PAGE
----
Published August 23, 2011
WASHINGTON – A 5.8 magnitude earthquake that struck central Virginia and sent tremors along the East Coast damaged three of the four pinnacles atop the main tower of the landmark Washington National Cathedral on Tuesday, and there were visible cracks in the church's structure.
The pinnacles are the top spires on the cathedral's towers and are the highest point in the city. The tops of the pinnacles -- capstones known as finials -- fell off, littering the surrounding grounds with stones and small chunks of rubble.
"The damage is most significant to the central tower," National Cathedral Spokesman Richard Weinberg told Fox News. "Smaller pinnacles have fallen off the West Front Towers and there appears to be cracks in some of the flying buttresses."
The flying buttresses are at the cathedral's east end, which is the oldest part of the structure. It has often been the site of funerals and memorials for presidents and other members of the nation's political elite.
A statement issued by the cathedral said the buttresses supporting the main, central tower appeared to be sound, and the tower itself was not leaning as a spokesman had reported previously.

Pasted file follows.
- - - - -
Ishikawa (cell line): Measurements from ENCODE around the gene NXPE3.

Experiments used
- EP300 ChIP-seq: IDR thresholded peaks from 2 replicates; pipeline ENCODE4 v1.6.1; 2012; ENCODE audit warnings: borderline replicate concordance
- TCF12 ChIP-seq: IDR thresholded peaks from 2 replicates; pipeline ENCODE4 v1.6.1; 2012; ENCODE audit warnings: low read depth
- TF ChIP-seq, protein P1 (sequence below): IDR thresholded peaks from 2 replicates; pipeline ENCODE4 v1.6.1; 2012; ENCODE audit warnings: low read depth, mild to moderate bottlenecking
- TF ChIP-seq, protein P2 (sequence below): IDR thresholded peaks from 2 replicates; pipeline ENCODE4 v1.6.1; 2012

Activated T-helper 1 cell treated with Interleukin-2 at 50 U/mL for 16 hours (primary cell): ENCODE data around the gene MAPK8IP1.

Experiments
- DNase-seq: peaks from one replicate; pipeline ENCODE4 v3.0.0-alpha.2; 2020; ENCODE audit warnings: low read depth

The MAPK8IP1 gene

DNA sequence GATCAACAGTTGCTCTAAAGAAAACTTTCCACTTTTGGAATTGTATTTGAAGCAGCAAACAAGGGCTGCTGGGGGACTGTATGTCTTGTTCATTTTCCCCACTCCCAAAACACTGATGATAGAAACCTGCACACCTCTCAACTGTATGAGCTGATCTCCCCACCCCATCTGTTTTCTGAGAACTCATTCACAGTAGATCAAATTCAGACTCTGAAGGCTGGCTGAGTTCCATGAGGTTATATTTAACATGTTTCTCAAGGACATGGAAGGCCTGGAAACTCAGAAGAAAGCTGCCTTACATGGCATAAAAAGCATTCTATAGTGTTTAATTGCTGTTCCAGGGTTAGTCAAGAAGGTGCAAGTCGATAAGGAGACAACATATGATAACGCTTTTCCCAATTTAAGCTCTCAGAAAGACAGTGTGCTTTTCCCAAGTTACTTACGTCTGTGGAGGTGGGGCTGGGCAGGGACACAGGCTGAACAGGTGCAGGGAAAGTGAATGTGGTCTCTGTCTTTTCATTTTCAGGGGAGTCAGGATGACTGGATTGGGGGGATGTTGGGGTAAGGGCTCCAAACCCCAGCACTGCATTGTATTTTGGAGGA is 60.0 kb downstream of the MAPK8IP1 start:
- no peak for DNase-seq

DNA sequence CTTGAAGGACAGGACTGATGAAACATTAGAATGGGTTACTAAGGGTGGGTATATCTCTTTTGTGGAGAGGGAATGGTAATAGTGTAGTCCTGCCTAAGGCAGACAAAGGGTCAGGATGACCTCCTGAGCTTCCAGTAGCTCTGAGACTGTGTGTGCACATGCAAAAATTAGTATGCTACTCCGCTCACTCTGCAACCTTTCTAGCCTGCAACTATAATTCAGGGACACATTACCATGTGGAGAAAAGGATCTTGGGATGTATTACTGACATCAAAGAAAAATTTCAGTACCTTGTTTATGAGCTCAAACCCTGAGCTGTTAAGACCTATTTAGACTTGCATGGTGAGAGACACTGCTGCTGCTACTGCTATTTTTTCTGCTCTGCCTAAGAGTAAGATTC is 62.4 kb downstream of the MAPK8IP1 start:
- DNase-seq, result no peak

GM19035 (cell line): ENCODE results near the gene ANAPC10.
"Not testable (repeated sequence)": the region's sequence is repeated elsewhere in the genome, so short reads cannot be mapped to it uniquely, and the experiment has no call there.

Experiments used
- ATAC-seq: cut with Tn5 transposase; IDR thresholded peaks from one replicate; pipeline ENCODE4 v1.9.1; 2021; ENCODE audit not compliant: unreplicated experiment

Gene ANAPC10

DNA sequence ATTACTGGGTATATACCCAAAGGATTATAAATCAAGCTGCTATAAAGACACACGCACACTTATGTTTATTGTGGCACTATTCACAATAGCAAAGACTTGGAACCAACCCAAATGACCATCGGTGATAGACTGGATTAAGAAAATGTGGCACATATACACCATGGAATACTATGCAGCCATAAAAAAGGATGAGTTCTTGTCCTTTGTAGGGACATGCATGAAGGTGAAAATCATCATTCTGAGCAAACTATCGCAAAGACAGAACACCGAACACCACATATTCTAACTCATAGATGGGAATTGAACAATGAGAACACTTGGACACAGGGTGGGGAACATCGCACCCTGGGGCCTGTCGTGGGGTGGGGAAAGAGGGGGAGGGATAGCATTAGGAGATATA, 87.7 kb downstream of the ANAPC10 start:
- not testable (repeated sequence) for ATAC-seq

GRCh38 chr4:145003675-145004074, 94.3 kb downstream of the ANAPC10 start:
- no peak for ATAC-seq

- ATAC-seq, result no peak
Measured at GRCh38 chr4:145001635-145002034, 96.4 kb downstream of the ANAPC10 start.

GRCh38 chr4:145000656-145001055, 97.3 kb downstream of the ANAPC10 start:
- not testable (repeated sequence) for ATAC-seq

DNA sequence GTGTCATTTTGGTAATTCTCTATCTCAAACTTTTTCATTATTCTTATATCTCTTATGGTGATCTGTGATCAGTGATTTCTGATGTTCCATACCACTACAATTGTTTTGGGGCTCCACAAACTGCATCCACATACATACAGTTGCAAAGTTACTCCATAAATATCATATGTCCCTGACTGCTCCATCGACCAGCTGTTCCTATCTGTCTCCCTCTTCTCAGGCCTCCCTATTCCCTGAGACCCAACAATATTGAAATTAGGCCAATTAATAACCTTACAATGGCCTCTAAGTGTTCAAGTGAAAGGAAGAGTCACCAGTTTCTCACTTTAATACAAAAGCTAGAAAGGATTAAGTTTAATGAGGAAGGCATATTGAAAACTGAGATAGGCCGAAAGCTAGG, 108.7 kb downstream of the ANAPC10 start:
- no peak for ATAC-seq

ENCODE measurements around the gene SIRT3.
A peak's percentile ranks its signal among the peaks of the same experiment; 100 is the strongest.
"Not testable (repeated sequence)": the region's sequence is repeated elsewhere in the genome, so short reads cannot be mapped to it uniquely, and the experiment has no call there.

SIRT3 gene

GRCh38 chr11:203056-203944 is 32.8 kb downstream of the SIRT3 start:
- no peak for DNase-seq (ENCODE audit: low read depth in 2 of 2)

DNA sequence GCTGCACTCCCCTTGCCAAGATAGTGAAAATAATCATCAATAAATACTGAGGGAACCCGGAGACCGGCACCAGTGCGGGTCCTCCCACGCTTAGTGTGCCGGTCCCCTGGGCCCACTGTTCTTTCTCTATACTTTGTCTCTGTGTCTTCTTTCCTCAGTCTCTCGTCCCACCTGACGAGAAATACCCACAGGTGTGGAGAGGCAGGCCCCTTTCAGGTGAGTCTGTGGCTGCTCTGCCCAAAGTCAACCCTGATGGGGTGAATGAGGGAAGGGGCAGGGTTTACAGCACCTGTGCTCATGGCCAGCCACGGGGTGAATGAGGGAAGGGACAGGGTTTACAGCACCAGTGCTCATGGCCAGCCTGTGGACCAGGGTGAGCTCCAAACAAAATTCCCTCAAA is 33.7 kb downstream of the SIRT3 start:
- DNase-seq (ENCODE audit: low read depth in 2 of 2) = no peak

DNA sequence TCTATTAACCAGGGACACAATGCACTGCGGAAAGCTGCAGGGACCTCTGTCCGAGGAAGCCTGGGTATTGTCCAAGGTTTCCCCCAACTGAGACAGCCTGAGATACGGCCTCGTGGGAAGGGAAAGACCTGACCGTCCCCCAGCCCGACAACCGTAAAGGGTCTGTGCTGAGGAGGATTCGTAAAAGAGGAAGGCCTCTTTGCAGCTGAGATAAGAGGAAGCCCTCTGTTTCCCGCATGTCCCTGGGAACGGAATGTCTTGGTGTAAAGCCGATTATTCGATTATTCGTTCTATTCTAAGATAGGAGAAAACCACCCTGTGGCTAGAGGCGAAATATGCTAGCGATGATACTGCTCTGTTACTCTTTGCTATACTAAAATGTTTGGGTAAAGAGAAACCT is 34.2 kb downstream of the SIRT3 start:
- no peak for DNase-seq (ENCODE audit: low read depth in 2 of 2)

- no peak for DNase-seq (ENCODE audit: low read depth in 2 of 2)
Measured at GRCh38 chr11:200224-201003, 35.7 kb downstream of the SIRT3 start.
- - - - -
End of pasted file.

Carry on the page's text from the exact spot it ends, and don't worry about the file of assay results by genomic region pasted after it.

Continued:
The statement said there are some cracks on upper floors in the interior of the church, but no damage to stained glass windows has been reported.
The cathedral, popular with tourists, has been evacuated and closed and stone masons are assessing the damage. Structural engineers are expected to survey the damage overnight.
Built between 1907 and 1990, the cathedral is an Episcopal Church landmark in the nation's capital and is the sixth-largest cathedral in the world. Located in northwest Washington near foreign embassies and the vice president's residence, the Gothic-like structure rises higher than the Washington Monument and its spires are the highest point in the city.
Along with some stones and bricks falling, a concrete cross that stoop atop the church above the main entranceway was rattled loose and came crashing to the ground. It is now indistinguishable.
Fox News' Mike Majchrowitz, Chad Pergram and The Associated Press contributed to this report.